Parshat Behar discusses the laws of Shemitta, instructing us to let the land rest by not sowing or plowing. We are told to practice this once every seven years. We learn that the land must rest, and it would otherwise be overworked and not consistently fruitful.
Our crops and trees sustain us and give us the basics that we need to survive such as food and shelter. Other staples of life are education, work, and hobbies. While plants offer physical necessities, these activities offer spiritual, emotional, and intellectual enrichment. The COVID-19 pandemic forced us to let those activities rest. Or at the very least, change. While this change of pace was abrupt and the fallout was devastating, we were able to finally take a break. In-person events were cancelled, and we were told to stay away from other people. The anxiety and restfulness we felt coexisted in our quarantine. People found new interests and made new connections through the virtual world.
This is not to say that there are no downsides of rest. The pandemic saw mental health problems grow and many people felt isolated from their social life. Similarly, during the year of letting the land rest, we must rely on the food we have saved up and hope that it is enough to get us through the year. Nonetheless, the break from pre-pandemic life has allowed each of us ample time to reflect and grow. Rest is good. Rest is necessary. And although our year of rest came during waves of devastation, there may be a silver lining to our changed world.
In somewhat stark contrast to Parshat Behar, Parshat Bechukotai talks about the blessings we shall receive if we live our lives according to the standards and expectations that the Torah sets for us. It also notes that if we fail to follow those rules we will be punished with horrible curses. The theme of rule following and consequently being blessed or cursed has its origins all the way back to the Book of Genesis and Adam and Eve. While returning to a theme from Genesis may seem strange, it makes sense because Leviticus talks a lot about the traditions, rituals, and practices the Jewish people must follow. The theme closes out the book of Leviticus to remind us of the essential nature of rules and regulations. All rules have consequences, natural or not if one violates them. This is what we saw repeatedly since the pandemic first began.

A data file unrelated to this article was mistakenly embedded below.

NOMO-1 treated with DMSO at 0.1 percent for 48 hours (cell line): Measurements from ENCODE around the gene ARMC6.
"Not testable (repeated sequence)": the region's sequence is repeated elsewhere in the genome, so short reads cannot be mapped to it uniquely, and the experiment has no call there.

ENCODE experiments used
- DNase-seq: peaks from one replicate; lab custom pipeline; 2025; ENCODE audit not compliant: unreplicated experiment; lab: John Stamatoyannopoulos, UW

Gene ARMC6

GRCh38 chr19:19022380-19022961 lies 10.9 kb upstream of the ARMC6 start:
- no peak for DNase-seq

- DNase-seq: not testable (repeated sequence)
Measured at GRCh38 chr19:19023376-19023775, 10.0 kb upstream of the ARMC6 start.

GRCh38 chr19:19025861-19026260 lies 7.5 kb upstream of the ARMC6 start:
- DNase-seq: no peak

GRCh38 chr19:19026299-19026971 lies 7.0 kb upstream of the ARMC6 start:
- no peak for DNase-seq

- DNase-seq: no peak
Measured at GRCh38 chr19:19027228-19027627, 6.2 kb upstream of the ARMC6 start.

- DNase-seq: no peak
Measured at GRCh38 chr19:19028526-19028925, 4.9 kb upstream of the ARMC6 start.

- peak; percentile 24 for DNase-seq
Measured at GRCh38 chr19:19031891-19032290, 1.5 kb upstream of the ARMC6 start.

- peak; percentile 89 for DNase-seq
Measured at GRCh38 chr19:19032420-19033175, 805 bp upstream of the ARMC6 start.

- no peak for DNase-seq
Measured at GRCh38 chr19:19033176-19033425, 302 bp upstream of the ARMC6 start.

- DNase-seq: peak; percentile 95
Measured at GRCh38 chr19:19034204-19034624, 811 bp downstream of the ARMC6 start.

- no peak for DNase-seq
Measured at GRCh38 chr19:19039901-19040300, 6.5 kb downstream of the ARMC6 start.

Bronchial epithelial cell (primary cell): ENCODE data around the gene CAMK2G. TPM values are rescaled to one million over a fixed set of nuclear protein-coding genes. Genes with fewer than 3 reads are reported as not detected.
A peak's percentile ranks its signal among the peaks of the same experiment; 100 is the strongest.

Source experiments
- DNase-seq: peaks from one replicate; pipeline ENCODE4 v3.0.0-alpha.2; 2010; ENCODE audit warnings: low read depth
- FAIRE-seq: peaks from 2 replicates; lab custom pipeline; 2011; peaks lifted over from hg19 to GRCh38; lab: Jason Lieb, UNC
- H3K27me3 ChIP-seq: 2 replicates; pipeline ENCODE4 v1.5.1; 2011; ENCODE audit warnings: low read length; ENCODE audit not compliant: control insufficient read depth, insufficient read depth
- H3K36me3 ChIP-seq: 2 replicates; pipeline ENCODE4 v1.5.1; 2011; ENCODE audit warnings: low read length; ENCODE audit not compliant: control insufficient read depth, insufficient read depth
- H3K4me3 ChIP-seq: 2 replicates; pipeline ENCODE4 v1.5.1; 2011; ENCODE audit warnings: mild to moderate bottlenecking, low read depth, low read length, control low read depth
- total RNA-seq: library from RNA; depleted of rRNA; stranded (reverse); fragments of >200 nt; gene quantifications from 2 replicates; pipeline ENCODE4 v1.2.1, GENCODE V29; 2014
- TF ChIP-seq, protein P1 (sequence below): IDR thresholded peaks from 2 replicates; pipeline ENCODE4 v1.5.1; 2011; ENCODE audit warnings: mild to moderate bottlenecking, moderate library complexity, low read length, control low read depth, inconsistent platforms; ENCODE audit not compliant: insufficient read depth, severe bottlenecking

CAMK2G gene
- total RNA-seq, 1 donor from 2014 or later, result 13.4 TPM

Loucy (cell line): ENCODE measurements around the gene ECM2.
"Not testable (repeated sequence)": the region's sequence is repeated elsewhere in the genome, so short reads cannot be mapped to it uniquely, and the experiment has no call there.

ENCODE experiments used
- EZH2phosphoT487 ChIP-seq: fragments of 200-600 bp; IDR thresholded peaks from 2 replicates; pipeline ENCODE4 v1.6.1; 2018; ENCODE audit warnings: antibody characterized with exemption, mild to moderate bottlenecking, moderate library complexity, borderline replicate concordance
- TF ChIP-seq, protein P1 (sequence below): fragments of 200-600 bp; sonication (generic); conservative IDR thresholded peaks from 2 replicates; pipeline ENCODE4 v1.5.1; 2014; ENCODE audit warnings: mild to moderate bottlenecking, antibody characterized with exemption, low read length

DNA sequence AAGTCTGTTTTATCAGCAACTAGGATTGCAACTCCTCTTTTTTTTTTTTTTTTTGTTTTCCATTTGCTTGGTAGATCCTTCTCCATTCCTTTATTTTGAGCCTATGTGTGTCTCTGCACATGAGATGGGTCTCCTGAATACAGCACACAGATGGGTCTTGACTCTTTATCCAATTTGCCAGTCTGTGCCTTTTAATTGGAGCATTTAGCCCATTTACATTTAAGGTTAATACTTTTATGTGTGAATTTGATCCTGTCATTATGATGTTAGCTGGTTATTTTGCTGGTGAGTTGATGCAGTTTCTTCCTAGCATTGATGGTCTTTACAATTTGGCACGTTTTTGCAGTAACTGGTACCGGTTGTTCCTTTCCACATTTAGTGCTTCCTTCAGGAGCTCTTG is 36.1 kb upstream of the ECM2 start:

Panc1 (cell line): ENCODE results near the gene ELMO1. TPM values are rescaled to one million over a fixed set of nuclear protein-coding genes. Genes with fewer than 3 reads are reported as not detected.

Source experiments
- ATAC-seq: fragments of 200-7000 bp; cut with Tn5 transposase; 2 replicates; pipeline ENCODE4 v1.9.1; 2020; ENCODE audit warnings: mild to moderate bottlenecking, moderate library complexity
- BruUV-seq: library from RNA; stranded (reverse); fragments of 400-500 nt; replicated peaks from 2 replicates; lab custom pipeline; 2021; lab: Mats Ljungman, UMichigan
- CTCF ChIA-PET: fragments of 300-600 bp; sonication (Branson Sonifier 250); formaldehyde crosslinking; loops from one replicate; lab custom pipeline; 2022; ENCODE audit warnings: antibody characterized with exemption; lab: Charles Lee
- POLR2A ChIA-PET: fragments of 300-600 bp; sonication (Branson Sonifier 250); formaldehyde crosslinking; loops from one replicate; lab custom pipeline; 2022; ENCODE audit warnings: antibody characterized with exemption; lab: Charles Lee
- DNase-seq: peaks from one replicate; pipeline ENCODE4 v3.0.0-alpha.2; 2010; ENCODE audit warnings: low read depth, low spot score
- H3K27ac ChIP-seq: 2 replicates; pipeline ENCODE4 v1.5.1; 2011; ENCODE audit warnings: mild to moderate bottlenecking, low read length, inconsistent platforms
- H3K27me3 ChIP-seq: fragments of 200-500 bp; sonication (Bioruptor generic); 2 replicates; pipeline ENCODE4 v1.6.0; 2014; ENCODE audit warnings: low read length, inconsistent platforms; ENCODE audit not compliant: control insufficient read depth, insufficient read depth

Initially, when COVID-19 first reached the US and lockdowns started, there was a lot of confusion and panic, and often there were violations of the rules first established. As time passed and the pandemic drew on, it was commonplace to see businesses break restrictions such as the mask mandate, or for allowing customers to eat inside a restaurant. In a way, we can draw parallels from Parshat Bechukotai punishing those who break important laws, to the local governments punishing businesses for endangering public health. That parallel helps us to understand how much an individual person can affect a society with their actions.
As the pandemic is slowly winding down due to the successful rollout of vaccines, it is still important to remember to allow your land and life to rest, and follow rules established for public health. It is our responsibility to make sure that something like a pandemic never happens again, and to follow the guidelines we are given.
Lonestar Shlichim, Abby Seigle and Josh Natelson
Read commentary on this week's Parsha from BBYO teens around the world.
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